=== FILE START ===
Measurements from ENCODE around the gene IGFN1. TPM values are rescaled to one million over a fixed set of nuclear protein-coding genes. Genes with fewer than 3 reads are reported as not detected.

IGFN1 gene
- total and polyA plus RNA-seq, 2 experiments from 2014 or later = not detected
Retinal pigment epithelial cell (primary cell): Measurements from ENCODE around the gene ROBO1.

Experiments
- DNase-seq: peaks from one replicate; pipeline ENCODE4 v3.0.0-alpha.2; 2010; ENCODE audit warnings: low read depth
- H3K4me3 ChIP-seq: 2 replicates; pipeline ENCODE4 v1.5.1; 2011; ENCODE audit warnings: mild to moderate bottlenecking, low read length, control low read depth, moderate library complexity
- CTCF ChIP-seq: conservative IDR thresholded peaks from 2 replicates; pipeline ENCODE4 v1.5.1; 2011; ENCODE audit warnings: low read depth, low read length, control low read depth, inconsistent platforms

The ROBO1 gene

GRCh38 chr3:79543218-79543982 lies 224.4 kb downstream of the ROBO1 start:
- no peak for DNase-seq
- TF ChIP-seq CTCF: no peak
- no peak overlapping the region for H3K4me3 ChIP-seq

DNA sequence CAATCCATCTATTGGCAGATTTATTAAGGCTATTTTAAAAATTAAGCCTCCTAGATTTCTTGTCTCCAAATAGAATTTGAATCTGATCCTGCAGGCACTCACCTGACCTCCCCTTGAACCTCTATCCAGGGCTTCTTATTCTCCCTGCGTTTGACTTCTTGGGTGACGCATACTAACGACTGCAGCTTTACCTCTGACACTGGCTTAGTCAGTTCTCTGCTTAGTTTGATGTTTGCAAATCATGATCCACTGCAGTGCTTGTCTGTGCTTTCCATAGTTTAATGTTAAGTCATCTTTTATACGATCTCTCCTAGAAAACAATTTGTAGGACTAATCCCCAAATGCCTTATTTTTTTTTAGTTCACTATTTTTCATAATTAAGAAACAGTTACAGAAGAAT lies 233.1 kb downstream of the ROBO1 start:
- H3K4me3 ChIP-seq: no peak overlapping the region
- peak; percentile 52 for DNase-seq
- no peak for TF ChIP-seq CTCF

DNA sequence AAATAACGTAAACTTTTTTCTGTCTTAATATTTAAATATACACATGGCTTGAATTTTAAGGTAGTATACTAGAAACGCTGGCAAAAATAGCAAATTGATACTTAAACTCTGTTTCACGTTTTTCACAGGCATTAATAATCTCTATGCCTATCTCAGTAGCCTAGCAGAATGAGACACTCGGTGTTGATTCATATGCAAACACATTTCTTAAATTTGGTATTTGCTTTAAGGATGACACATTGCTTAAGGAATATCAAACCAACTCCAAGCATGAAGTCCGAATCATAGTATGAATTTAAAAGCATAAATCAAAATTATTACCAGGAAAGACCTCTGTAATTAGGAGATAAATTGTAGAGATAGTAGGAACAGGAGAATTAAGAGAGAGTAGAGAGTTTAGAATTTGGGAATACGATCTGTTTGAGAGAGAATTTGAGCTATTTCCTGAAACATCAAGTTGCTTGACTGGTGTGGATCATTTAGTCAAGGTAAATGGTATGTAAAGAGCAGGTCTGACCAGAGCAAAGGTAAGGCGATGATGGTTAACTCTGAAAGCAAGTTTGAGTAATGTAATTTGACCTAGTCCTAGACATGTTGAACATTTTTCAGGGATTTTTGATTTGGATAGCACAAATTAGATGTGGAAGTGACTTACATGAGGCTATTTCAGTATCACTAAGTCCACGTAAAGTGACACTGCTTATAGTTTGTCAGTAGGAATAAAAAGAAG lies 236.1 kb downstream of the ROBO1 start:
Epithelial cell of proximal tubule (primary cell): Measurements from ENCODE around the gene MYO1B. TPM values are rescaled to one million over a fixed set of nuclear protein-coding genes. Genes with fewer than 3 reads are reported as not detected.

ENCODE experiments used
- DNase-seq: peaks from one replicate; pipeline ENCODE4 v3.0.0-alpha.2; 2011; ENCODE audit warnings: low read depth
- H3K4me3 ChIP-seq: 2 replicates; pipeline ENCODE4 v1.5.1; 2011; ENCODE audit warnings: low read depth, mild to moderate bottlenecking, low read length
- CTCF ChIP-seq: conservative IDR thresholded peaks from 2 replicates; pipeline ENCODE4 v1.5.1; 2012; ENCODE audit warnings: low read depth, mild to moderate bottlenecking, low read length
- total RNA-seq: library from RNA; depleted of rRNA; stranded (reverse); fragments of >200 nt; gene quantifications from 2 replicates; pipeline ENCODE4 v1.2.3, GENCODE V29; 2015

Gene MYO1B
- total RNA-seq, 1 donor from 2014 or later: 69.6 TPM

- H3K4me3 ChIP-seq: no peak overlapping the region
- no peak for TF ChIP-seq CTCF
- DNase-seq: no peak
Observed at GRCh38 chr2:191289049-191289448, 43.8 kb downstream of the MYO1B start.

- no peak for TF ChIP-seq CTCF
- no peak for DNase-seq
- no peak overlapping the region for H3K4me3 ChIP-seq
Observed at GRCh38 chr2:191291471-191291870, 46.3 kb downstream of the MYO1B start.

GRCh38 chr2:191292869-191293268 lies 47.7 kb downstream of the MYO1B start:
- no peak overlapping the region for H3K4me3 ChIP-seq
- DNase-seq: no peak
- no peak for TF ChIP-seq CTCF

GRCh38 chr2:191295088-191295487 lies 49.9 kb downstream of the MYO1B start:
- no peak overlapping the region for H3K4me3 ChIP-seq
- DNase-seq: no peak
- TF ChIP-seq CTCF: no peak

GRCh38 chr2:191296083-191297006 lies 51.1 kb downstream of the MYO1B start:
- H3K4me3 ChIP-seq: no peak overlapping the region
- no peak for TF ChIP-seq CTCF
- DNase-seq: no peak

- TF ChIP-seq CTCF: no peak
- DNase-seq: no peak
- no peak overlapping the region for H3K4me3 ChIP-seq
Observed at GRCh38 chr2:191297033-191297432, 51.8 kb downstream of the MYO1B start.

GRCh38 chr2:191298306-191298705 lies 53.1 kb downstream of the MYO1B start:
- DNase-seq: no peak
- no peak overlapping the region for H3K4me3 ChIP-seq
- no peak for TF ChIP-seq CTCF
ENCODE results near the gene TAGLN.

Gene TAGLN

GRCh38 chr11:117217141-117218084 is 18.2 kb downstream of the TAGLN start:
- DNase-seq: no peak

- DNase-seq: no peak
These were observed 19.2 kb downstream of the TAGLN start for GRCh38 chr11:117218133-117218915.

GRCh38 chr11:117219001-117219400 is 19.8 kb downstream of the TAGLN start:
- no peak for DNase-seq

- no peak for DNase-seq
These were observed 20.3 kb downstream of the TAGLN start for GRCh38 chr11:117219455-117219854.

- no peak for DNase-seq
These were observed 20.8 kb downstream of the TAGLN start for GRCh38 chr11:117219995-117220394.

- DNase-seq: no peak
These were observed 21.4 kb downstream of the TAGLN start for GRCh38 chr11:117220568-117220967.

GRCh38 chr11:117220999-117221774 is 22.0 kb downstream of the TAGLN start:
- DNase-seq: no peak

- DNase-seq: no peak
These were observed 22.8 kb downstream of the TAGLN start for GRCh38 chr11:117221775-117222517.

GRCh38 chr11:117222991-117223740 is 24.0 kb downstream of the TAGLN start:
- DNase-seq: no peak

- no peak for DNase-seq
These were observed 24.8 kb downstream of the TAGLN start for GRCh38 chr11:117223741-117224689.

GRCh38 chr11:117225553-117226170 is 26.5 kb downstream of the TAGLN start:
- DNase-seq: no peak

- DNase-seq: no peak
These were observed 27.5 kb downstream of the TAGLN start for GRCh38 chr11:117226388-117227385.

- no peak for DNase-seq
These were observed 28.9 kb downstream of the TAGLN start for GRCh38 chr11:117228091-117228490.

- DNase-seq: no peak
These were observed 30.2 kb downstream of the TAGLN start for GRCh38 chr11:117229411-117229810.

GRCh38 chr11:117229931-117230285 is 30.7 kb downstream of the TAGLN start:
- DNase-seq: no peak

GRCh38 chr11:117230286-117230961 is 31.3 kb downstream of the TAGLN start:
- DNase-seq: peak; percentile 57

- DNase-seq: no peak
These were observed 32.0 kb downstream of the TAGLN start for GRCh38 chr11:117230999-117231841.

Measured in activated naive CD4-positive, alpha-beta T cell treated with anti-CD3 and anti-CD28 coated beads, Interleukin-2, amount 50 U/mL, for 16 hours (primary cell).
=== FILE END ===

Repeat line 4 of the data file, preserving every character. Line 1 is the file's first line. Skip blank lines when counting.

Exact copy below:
Retinal pigment epithelial cell (primary cell): Measurements from ENCODE around the gene ROBO1.